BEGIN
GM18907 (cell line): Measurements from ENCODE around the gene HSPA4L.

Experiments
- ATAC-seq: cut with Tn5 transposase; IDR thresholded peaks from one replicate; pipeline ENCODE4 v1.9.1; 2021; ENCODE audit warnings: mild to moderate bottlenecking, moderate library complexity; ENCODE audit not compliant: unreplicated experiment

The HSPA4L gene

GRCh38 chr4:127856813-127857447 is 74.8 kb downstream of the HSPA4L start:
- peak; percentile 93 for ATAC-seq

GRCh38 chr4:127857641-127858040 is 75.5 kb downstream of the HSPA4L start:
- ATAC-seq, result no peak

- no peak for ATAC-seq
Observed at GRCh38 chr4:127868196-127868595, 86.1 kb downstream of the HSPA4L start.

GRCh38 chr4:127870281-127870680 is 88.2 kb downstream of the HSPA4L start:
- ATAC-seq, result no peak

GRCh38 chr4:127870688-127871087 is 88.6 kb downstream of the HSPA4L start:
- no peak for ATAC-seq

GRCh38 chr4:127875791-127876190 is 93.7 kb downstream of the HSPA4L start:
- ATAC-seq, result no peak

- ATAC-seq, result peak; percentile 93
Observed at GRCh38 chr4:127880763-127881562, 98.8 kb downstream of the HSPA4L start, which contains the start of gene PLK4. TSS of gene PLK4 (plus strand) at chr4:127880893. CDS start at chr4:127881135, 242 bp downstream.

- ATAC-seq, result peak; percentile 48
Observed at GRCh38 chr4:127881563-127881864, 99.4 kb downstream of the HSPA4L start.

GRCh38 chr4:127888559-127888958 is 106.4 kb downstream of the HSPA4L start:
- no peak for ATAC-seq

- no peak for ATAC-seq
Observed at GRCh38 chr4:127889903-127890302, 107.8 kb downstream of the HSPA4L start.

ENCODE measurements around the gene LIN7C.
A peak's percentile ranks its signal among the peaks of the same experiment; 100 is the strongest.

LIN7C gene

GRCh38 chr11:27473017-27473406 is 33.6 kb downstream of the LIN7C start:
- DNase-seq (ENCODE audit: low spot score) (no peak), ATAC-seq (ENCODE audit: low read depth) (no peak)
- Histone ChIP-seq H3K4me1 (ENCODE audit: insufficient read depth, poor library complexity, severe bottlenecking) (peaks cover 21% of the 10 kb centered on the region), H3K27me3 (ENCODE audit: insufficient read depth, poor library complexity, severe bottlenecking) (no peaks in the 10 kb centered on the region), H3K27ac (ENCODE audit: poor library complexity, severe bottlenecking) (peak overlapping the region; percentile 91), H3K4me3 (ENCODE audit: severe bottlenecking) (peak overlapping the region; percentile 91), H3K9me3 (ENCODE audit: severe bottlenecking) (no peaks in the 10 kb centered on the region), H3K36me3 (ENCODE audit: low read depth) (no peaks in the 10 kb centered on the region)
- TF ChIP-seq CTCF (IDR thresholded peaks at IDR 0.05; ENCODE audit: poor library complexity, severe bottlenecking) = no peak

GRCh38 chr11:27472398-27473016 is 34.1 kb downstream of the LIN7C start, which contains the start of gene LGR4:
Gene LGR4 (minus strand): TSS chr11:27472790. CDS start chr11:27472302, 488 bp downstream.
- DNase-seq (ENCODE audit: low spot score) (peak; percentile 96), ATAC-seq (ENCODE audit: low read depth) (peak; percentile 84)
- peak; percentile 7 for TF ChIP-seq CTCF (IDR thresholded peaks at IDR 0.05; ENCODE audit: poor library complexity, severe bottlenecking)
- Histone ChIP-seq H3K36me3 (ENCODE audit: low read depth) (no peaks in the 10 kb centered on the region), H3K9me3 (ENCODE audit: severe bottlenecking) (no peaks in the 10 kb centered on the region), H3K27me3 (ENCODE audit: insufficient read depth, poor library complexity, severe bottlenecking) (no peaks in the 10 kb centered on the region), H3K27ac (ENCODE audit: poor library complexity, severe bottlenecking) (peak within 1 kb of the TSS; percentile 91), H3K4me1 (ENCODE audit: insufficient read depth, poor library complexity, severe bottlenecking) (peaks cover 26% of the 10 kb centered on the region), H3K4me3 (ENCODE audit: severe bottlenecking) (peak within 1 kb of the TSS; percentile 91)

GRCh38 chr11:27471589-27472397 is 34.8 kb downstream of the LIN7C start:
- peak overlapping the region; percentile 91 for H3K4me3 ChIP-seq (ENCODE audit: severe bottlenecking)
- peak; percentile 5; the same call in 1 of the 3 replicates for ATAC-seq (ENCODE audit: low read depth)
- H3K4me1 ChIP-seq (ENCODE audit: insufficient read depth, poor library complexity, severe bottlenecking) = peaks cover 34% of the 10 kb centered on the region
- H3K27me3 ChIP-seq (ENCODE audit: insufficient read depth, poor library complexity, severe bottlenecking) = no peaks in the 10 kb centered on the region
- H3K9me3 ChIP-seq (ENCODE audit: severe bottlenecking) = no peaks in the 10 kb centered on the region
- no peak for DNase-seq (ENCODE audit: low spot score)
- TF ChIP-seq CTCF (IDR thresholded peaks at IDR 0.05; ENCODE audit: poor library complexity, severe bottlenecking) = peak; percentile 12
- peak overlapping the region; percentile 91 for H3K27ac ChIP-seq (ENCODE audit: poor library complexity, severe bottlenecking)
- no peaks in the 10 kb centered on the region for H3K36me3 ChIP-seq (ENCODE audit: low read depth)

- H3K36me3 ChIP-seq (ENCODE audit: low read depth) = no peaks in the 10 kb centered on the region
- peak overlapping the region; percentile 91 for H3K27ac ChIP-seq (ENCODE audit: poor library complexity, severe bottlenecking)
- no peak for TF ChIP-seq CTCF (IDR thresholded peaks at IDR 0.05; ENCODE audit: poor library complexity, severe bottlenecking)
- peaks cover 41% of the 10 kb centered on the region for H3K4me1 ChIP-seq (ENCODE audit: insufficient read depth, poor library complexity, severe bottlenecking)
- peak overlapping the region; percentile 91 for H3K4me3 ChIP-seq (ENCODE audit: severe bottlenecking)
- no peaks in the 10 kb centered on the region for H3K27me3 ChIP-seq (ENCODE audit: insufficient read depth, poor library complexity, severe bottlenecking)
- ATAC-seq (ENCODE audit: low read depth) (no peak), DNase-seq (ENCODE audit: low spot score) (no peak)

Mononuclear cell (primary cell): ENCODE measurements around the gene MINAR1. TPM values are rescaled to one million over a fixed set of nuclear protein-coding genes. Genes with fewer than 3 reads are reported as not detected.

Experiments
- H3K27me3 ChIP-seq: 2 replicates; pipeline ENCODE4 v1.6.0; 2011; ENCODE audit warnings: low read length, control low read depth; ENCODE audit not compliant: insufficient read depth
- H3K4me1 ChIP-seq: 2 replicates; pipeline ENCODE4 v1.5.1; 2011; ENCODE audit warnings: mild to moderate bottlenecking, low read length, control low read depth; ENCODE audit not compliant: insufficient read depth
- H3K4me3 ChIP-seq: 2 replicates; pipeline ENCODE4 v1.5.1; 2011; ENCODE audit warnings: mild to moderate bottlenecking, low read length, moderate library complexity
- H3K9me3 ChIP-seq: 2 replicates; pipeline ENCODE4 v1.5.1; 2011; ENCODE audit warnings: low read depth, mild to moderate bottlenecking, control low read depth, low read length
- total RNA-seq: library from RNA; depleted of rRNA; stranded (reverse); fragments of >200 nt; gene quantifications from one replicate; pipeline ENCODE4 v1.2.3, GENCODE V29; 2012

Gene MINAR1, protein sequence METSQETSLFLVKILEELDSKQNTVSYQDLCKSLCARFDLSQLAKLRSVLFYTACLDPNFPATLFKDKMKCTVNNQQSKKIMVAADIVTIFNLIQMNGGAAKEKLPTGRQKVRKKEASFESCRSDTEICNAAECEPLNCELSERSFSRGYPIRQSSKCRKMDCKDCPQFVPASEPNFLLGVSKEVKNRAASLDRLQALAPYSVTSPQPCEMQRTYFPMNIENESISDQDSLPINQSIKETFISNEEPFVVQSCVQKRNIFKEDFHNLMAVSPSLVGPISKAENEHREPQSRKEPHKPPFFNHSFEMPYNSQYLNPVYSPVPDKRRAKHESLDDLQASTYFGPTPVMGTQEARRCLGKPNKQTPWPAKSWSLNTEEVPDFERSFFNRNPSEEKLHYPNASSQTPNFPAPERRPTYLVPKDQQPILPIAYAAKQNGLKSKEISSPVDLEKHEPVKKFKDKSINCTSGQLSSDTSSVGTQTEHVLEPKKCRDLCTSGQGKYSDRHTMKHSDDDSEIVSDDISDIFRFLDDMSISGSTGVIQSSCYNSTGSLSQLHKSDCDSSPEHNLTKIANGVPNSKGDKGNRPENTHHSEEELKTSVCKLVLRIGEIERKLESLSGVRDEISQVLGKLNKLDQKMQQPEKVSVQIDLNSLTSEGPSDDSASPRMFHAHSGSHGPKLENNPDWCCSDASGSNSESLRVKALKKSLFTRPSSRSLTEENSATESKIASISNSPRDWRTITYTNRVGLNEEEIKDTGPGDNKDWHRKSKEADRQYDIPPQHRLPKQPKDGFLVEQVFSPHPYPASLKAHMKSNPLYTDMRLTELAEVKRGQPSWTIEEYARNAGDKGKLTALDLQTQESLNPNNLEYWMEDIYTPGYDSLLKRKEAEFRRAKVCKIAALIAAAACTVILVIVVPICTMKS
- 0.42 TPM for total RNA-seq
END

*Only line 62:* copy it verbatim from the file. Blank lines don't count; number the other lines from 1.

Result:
- 0.42 TPM for total RNA-seq